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your own: but he added to your having ; gave you some ground.
2 Lord. As many inches as you have oceans : Puppies !
[Aside. Clo. I would, they had not come between us. 2 Lord. So would I, till
had measured how long a fool you were upon the ground. [Aside.
Člo. And that she should love this fellow, and refuse me!
1 Lord. Sir, as I told you always, her beauty and her brain go not together : She's a good sign, but I have seen small reflection of her wit. 3
2 Lord. She shines not upon fools, lest the reflecion should hurt her.
[Aside. Clo. Come, I'll to my chamber : 'Would there had been some hurt done!
2 Lord. I wish not 'so; unless it had been the fall of an ass, which is no great hurt.
[Aside. Clo. You'll go
? 1 Lord. I'll attend your lordship. Clo. Nay, come, let's go together. 2 Lord. Well, my lord.
Enter IMOGEN and PISANIQ.
3 To understand the force of this idea, it should be remembered that anciently almost every sign had a motto, or some attempt at a witticism underneath it.
queen! Imo. Then wav'd his handkerchief? Pis.
And kiss'd it, madam.
No, madam; for so long
Thou should'st have made him
Madam, so I did, Imo. I would have broke mine eye-strings; crack'd
them, but To look upon him ; till the diminution Of space had pointed him sharp as my needle: Nay, follow'd him, till he had melted from The smallness of a gnat to air ; and then Have turn'd mine eye, and wept. - But, good Pi
sanio, When shall we hear from him? Pis.
Be assur’d, madam, With his next ’vantage.*
Imo. I did not take my leave of him, but had Most pretty things to say: ere I could tell him, How I would think on him, at certain hours, Such thoughts, and such; or I could make him
The shes of Italy should not betray
To encounter me with orisons", for then
my father, And, like the tyrannous breathing of the north, Shakes all our buds from growing.
Enter a Lady.
The queen, madam,
Madam, I shall,
Rome. · An Apartment in Philario's House.
Enter PHILARIO, IAchimo, a Frenchman,
a Dutchman, and a Spaniard. Iach. Believe it, sir: I have seen him in Britain: he was then of a crescent note', expected to prove so worthy, as since he hath been allowed the name of: but I could then have looked on him without the help of admiration; though the catalogue of his endowments had been tabled by his side, and I to, peruse him by items.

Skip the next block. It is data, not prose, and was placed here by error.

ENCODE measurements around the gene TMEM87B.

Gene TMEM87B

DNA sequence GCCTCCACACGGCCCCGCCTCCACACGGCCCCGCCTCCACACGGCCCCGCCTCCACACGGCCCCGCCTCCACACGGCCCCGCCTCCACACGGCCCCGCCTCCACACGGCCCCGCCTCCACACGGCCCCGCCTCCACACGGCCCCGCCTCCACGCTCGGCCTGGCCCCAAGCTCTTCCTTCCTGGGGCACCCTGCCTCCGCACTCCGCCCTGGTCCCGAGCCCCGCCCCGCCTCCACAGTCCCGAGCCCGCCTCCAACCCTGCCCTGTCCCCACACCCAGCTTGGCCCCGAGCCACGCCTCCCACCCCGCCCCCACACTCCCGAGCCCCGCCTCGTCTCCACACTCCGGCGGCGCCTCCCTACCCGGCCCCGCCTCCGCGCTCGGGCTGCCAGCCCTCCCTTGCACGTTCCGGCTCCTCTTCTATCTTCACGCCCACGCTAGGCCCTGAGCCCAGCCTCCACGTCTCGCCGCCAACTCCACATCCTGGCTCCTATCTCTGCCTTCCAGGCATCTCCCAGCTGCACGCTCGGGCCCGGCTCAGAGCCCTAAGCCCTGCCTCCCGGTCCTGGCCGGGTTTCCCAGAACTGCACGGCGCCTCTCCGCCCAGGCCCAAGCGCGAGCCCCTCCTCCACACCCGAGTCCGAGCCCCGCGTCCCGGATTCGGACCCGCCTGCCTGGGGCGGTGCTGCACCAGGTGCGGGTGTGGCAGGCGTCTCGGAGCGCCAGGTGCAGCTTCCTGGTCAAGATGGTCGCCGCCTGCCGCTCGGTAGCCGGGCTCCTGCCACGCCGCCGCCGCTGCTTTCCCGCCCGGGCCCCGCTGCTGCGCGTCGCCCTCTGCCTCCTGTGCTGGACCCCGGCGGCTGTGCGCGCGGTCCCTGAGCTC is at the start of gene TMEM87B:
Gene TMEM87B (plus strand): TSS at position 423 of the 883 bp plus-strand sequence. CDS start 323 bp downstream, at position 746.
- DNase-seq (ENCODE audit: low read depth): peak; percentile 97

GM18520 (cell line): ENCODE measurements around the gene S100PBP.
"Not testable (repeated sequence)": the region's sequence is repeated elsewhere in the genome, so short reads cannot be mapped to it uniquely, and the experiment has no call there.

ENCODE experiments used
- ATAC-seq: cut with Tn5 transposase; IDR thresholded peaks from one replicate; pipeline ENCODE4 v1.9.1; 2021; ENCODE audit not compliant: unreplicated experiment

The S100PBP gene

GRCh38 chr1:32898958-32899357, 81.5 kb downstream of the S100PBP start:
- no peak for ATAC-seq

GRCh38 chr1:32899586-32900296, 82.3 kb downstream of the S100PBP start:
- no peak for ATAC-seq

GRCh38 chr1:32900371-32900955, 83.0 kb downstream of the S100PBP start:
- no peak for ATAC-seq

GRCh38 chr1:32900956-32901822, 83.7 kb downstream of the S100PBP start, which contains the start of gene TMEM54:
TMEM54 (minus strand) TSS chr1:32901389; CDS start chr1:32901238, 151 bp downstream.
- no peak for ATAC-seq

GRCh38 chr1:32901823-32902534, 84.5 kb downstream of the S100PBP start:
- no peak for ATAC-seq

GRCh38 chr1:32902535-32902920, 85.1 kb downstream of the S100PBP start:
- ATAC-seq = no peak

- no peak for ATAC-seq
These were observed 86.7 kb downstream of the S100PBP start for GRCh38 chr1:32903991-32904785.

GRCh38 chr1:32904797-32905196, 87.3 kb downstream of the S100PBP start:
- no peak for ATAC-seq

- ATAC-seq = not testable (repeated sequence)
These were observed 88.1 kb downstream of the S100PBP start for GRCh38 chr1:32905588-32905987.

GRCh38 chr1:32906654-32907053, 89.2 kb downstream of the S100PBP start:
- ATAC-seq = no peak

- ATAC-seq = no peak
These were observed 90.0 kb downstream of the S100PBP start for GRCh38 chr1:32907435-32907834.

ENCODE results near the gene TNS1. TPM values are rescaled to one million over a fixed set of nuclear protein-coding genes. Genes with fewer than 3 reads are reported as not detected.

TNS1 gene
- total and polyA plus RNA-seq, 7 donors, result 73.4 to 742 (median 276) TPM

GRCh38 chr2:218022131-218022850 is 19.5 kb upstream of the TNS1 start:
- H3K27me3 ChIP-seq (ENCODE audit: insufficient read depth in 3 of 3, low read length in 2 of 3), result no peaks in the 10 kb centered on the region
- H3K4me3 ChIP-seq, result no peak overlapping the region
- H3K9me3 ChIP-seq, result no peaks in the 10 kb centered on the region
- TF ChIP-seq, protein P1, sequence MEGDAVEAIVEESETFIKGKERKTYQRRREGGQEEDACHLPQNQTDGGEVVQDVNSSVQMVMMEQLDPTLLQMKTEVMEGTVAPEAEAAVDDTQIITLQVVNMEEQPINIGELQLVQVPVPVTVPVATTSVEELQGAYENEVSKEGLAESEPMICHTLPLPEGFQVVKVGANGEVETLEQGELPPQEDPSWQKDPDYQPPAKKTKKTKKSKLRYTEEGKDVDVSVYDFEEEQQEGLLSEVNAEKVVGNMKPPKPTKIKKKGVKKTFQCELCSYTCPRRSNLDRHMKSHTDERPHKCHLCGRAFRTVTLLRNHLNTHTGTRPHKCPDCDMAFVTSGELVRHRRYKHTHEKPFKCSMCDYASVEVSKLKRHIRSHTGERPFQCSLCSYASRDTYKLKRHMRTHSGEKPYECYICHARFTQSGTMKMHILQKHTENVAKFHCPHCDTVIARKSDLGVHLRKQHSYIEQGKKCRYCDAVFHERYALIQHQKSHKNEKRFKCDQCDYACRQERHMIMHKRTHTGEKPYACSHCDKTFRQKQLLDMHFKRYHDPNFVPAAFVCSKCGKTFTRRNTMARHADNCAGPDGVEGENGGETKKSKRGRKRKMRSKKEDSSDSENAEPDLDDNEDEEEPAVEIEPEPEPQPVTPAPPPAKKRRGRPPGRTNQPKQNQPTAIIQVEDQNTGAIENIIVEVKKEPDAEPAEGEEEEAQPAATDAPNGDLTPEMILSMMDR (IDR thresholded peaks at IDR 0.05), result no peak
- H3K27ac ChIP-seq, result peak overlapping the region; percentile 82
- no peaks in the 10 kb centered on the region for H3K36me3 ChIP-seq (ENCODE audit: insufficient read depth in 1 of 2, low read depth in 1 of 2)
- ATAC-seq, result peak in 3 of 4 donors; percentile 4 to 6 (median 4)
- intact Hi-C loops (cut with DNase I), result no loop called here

Phi. You speak of him when he was less furnished, than now he is, with that which makes him both without and within.
French. I have seen him in France: we had very
5 Meet me with reciprocal prayer.
• Increasing in fame. VOL. IX.
many there, could behold the sun with as firm eyes
Iach. This matter of marrying his king's daughter, (wherein he must be weighed rather by her value, than his own,) words him, I doubt not, a great deal from the matter.
French. And then his banishment :
Iach. Ay, and the approbation of those, that weep this lamentable divorce, under her colours, are wonderfully to extend him ; be it but to fortify her judgment, which else an easy battery might lay flat, for taking a beggar without more quality. But how comes it, he is to sojourn with you? How creeps acquaintance ?
Phi. His father and I were soldiers together; to whom I have been often bound for no less than my
Here comes the Briton: Let him be so entertained amongst you, as suits, with gentlemen of your knowing, to a stranger of his quality. I beseech you all, be better known to this gentleman ; whom I commend to you, as a noble friend of mine: How worthy he is, I will leave to appear hereafter, rather than story him in his own-hearing.
French. Sir, we have known together in Orleans.
Post. Since when I have been debtor to you for courtesies, which I will be ever to pay, and yet.pay still.
French. Sir, you o'er-rate my poor kindness: I was glad I did atone 8 my countryman and you, it had been pity, you should have been put together with so mortal a purpose, as then each bore, upon importance of so slight and trivial a nature.
* Praise him.
Post. By your pardon, sir, I was then a young traveller : rather shunn’d to go even with what I heard, than in my every action to be guided by others' experiences: but, upon my mended judgment, ' (if I offend not to say it is mended,) my quarrel was not altogether slight.
French. 'Faith, yes, to be put to the arbitrement of swords; and by such two, that would, by all likelihood, have confounded'.one the other, or have fallen both.
Iach. Can we, with manners, ask what was the difference?
French. Safely, I think: 'twas a contention in publick, which may, without contradiction, suffer the report. It was much like an argument that fell out last night, where each of us fell in praise of our country mistresses : This gentleman at that time vouching, (and upon warrant of bloody affirmation,) his to be more fair, virtuous, wise, chaste, constant, qualified, and less attemptible, than any the rarest of our ladies in France.
Iach. That lady is not now living; or this gentleman's opinion, by this, worn out. Post. She holds her virtue still, and I
my mind. Iach. You must not so far prefer her 'fore ours of Italy.
Post. Being so far provoked as I was in France, I would abate her nothing; though I profess myself her adorer, not her friend. 2
Iach. As fair, and as good, (a kind of hand-in-. hand comparison,) had been something too fair, and too good, for any lady in Britany. If she went before others I have seen, as that diamond of yours out-lustres
many I have beheld, I could not but believe she excelled many: but I have not seen the most precious diamond that is, nor you the lady.